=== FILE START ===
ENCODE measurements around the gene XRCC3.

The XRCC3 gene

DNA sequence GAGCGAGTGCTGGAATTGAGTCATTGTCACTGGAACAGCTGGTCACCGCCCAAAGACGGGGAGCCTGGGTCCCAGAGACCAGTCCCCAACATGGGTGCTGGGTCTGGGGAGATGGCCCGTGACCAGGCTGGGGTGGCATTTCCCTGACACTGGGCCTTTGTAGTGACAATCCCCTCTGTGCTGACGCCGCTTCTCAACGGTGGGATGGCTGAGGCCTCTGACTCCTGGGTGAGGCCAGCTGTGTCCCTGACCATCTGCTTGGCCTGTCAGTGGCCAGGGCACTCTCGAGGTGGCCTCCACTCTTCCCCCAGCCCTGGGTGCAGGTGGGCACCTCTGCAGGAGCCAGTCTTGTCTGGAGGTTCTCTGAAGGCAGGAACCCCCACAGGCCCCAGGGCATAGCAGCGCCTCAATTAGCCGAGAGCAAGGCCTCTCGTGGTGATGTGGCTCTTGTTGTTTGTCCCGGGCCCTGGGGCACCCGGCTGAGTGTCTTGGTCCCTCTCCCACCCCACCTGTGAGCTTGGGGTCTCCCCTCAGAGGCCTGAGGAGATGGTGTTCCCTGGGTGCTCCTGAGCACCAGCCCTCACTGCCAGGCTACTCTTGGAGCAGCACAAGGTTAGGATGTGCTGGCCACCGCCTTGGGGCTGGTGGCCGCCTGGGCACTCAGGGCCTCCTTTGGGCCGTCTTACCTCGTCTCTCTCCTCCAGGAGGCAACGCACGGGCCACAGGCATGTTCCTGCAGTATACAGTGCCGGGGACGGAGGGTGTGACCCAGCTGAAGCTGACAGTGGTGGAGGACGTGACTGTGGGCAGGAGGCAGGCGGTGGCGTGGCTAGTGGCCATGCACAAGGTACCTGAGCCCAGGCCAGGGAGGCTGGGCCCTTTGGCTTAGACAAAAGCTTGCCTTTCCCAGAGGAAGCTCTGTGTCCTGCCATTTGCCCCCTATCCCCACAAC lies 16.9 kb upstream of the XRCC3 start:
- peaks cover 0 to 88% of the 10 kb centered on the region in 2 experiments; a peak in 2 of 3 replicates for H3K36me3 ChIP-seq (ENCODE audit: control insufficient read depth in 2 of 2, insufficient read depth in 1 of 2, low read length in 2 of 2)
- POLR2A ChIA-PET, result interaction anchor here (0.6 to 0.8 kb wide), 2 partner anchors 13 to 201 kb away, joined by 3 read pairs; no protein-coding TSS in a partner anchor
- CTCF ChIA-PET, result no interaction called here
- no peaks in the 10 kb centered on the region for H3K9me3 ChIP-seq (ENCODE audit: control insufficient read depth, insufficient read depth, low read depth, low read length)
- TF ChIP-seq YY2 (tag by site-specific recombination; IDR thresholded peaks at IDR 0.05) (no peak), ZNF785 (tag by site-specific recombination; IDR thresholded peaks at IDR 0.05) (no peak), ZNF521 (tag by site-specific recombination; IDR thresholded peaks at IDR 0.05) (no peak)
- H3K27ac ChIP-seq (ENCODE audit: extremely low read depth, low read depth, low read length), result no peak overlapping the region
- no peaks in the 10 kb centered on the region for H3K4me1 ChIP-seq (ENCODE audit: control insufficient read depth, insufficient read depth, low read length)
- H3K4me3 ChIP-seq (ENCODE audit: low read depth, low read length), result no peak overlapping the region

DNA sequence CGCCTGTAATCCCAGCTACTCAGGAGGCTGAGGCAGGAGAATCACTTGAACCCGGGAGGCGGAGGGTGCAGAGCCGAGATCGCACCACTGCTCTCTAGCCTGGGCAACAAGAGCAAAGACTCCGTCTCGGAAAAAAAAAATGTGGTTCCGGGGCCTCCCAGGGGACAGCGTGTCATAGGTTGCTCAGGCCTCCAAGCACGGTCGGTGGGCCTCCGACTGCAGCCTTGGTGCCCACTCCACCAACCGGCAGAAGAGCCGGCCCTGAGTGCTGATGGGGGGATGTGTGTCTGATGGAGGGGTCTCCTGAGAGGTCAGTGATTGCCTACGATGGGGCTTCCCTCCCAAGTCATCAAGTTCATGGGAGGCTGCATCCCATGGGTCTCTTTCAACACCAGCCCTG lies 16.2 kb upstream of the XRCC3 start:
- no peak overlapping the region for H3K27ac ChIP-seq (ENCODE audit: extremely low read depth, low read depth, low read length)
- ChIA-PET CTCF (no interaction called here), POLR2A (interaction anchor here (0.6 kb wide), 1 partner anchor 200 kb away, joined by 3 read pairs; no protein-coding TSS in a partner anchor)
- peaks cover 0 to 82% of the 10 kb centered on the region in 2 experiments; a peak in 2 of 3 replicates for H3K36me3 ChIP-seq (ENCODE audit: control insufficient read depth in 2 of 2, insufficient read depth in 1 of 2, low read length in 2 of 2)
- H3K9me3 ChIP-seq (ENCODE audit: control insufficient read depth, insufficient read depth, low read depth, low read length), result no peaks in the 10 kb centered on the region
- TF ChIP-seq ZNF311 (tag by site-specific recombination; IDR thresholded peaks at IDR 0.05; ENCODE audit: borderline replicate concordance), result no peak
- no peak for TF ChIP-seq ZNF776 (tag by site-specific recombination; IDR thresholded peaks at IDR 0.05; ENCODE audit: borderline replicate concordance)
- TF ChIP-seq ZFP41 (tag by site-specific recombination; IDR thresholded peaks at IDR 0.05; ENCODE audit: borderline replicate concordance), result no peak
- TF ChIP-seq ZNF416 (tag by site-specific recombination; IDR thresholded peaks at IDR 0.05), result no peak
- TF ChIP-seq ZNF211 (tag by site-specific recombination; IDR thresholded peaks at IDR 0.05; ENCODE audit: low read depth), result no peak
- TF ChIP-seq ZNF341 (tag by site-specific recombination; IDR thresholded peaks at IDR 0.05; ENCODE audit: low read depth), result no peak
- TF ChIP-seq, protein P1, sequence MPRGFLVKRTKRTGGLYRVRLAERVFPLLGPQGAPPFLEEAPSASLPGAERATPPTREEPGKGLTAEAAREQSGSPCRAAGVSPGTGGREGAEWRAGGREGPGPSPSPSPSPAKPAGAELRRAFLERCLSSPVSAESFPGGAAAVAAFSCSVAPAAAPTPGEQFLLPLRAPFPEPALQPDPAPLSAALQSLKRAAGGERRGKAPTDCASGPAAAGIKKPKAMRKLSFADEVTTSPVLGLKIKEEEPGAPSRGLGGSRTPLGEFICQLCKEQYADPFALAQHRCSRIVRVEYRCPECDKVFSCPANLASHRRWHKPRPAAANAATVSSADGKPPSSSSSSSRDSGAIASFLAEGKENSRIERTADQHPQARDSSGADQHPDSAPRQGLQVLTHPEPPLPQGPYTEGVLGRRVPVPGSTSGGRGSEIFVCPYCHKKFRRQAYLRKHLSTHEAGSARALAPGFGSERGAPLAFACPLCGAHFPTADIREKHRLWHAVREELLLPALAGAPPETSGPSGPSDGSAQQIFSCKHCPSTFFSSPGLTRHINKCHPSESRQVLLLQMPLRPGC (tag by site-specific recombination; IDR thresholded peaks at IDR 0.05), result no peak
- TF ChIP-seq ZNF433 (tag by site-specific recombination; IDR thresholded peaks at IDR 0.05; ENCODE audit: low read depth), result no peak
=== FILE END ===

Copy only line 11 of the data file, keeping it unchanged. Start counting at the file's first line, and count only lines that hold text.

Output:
- H3K4me3 ChIP-seq (ENCODE audit: low read depth, low read length), result no peak overlapping the region